Mexico, Venezuela, Egypt, Libya, Algeria, North Korea, China, Russia, Syria, Bangladesh and Hungary are countries with a sad reputation for violations of freedom of the press, and unfortunately the list does not stop there. We could add Malta, and even Northern Ireland after the recent murder of Lyra McKee for which the New Irish Republican Army admitted responsibility. And there’s the case of Myanmar where the former symbol of resistance to the military junta and Nobel Peace Prize laureate (an award, with hindsight, now regretted) Aung San Suu Kyi failed to support the two Reuters journalists whose seven year sentence was upheld on appeal despite evidence that the arrest of Wa Lone and Kyaw Soe Oo, who were investigating a massacre of Rohingya civilians, was set up by the police.*
Any number of other examples can be found of journalists killed, injured or imprisoned, and every year the figures are shocking. All their names deserve to be cited. In France too we can see reporters targeted, attacked by demonstrators and police without any major public outcry. Causes and professional ethics must be defended; journalists’ sources must be protected. One day the European Union, or even the United Nations will have to reach agreement on the definition of a journalist. Conditions for issuing press cards change from country to country, and there should be a standardized approach so that all journalists have the same rights, which means, of course, that they have the same duties. But this is not the way things are going at the moment. Certain politicians, even in leading democracies, will readily criticize journalists for doing their job, particularly when reports might leave them in an awkward situation. The general public is increasingly skeptical and wary of the media. Everything needs to be reviewed; questions need to be asked for trust to be restored. The right to report on news stories and conduct investigations freely is a basic pillar of democracy. That should go without saying, yet it needs to be stated loud and clear, again and again. In Perpignan, we shall continue to present stories from around the world. We believe in journalism, and our commitment is greater than ever.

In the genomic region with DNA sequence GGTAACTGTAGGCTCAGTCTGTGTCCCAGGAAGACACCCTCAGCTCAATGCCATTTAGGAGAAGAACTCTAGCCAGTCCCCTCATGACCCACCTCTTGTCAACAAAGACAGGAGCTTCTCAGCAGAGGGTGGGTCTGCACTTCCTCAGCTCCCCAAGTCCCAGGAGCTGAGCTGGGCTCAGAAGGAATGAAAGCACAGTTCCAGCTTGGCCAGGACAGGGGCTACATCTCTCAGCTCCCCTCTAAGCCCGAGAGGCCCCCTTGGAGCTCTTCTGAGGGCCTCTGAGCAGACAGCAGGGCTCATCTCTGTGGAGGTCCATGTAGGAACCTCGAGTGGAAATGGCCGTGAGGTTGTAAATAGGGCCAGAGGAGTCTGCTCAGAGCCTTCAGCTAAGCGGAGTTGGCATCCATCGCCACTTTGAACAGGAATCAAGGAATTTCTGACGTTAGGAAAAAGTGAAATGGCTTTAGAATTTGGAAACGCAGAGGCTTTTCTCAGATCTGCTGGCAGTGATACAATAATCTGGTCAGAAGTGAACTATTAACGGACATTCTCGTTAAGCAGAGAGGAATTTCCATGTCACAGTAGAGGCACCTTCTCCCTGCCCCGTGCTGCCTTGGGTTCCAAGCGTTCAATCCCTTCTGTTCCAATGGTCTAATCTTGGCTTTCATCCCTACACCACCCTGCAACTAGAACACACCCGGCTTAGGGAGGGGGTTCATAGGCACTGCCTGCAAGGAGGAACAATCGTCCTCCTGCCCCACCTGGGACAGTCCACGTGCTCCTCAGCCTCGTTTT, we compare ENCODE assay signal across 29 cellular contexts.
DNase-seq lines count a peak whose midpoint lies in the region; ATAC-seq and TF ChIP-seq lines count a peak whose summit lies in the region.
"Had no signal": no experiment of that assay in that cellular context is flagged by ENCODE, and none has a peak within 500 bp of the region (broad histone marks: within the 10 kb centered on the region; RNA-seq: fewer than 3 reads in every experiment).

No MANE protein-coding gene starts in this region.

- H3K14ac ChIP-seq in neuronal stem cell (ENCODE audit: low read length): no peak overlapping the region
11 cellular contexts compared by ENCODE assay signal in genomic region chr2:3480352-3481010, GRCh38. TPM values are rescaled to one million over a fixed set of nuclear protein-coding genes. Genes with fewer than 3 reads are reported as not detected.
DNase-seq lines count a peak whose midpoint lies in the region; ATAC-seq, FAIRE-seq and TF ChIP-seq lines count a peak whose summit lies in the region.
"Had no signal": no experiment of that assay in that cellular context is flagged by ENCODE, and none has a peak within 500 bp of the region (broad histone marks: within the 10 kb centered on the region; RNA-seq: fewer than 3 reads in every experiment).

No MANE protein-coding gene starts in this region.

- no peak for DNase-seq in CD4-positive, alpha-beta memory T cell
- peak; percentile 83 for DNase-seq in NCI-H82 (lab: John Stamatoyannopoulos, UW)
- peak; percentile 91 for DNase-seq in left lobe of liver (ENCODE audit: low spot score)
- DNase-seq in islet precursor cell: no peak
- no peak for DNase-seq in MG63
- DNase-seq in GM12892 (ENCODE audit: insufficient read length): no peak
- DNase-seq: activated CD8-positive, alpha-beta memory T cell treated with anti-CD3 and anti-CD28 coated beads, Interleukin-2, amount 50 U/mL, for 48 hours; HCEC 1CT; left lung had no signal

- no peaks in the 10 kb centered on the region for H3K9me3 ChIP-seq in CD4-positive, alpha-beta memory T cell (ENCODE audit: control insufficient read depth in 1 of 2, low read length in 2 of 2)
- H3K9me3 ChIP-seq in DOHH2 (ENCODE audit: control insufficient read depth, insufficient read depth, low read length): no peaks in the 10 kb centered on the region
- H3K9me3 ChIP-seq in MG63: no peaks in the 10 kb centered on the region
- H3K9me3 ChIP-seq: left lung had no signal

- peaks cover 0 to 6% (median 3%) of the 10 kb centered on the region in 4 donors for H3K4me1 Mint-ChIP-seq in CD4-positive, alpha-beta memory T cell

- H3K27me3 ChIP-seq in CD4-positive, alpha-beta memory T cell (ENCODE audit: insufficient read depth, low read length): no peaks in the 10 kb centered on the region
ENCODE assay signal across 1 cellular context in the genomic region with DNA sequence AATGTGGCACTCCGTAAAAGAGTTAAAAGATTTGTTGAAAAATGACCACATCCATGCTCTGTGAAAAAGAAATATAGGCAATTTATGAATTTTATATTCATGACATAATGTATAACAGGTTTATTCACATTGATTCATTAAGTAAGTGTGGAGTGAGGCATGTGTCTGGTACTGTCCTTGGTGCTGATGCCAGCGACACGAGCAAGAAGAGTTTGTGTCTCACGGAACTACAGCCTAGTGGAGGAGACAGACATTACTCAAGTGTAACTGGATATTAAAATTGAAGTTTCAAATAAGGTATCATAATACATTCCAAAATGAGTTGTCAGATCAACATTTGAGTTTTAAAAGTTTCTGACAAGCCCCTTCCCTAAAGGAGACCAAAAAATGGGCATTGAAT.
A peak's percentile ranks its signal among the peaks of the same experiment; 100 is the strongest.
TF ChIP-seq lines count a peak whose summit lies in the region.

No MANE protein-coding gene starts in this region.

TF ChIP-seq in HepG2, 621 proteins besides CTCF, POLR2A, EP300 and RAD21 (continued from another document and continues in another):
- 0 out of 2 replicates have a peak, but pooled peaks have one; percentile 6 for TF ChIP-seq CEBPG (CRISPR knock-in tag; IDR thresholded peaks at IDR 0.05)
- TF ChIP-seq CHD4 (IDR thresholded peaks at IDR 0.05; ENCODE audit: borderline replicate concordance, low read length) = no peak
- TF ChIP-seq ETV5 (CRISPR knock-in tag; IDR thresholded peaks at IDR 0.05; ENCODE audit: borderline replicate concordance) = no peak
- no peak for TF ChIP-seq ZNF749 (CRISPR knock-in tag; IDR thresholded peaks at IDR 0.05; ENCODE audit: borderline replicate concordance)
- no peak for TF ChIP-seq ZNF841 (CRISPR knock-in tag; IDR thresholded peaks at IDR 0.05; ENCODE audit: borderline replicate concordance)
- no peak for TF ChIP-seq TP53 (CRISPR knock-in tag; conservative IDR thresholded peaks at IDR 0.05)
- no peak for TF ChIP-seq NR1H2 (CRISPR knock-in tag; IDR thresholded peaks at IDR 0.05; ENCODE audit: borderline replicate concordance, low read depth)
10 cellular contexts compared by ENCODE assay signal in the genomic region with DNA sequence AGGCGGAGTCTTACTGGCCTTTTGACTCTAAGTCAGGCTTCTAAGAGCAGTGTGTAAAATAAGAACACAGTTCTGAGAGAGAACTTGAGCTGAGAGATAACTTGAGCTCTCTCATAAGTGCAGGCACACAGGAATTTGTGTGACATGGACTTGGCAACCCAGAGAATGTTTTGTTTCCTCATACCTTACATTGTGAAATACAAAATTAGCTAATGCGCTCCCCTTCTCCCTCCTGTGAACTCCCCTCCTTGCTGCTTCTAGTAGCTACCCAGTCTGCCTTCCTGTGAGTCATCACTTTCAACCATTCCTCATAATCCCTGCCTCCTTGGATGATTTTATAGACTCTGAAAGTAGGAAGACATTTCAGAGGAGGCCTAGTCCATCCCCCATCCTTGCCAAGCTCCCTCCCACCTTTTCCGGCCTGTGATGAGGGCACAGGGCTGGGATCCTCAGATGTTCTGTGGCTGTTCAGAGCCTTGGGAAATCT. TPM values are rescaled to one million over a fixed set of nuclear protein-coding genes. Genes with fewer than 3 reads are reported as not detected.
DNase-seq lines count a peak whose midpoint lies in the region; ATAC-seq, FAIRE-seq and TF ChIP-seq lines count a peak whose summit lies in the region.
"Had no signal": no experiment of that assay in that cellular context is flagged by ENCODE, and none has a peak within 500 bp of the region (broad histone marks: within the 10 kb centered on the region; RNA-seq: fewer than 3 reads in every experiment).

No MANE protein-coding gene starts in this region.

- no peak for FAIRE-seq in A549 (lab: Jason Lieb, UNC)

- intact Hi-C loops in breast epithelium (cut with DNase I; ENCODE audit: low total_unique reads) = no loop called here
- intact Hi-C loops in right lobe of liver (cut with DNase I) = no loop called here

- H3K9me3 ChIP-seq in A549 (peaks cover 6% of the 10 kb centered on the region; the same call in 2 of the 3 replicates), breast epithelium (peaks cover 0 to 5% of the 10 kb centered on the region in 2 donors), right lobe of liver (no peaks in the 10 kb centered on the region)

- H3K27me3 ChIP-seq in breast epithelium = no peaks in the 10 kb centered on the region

Paris, April 29, 2019
- May 7. We are greatly relieved to hear of the release of the two journalists as part of a mass presidential amnesty.